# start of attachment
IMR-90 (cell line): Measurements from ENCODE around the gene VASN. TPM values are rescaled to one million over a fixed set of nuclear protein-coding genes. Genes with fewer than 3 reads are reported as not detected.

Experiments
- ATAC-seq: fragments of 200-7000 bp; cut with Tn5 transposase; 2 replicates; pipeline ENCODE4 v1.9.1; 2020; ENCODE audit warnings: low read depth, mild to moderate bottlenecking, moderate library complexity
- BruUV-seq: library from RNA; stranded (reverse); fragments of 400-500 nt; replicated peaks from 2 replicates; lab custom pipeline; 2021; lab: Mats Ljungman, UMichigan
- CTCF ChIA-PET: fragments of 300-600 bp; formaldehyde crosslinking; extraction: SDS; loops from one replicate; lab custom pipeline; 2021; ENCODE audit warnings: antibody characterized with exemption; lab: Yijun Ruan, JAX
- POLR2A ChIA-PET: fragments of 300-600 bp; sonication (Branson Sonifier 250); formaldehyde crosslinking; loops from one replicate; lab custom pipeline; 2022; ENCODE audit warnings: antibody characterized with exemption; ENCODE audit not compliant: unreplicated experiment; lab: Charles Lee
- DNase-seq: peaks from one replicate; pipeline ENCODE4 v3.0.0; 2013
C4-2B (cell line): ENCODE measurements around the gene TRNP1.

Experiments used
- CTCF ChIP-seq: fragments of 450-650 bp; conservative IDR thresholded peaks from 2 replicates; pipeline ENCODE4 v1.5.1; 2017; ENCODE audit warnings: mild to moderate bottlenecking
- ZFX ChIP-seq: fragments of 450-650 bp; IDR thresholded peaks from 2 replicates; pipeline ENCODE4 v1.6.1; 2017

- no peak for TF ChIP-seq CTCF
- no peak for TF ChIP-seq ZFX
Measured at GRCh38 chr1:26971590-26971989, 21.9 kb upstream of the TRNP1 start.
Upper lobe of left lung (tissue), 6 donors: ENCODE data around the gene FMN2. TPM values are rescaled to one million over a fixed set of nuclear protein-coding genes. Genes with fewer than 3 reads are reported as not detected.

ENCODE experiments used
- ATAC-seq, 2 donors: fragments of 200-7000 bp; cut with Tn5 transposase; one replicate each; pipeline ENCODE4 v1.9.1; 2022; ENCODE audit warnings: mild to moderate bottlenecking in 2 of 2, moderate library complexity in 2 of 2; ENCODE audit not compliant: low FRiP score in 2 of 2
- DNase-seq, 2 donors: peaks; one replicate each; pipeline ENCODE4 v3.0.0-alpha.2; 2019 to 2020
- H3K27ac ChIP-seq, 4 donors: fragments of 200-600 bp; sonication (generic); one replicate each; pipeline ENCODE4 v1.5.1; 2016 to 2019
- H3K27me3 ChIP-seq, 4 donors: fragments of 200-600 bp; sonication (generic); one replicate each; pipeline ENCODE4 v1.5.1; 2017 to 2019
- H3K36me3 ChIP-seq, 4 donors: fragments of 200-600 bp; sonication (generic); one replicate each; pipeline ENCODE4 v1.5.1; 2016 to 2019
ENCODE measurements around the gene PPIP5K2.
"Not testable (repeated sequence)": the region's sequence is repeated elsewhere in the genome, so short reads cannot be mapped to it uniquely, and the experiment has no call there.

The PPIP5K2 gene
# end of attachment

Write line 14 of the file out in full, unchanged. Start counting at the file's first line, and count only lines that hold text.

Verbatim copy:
Measured at GRCh38 chr1:26971590-26971989, 21.9 kb upstream of the TRNP1 start.